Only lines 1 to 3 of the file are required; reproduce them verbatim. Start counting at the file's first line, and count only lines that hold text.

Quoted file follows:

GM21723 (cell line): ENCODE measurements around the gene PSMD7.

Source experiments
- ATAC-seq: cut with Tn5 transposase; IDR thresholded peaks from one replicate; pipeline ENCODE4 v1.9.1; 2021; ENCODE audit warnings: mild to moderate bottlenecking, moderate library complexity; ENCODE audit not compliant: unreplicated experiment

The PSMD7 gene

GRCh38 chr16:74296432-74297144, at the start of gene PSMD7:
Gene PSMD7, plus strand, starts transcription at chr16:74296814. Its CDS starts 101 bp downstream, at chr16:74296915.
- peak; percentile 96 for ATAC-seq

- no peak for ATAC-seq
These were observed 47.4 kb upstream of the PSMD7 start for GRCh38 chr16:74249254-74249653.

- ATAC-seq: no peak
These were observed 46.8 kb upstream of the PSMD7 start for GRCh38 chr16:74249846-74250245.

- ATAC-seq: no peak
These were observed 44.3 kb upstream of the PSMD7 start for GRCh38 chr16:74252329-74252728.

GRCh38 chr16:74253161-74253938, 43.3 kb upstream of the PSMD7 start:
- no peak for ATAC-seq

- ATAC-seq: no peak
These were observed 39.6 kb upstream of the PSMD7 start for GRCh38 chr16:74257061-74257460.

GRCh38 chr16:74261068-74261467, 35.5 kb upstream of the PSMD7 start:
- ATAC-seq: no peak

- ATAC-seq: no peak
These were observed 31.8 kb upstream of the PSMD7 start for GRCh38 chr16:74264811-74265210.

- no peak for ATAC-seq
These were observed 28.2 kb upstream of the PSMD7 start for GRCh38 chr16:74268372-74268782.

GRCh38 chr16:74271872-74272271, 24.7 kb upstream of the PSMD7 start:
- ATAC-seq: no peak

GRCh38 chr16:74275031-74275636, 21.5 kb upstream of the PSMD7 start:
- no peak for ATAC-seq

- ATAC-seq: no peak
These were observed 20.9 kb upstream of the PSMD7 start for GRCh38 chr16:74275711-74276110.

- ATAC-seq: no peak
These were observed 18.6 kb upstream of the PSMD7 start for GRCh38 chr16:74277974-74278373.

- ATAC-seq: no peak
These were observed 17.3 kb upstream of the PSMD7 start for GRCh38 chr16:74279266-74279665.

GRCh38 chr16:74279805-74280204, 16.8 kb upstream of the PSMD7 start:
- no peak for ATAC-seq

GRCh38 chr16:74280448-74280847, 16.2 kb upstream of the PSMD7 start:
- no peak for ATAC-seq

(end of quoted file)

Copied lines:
GM21723 (cell line): ENCODE measurements around the gene PSMD7.

Source experiments
- ATAC-seq: cut with Tn5 transposase; IDR thresholded peaks from one replicate; pipeline ENCODE4 v1.9.1; 2021; ENCODE audit warnings: mild to moderate bottlenecking, moderate library complexity; ENCODE audit not compliant: unreplicated experiment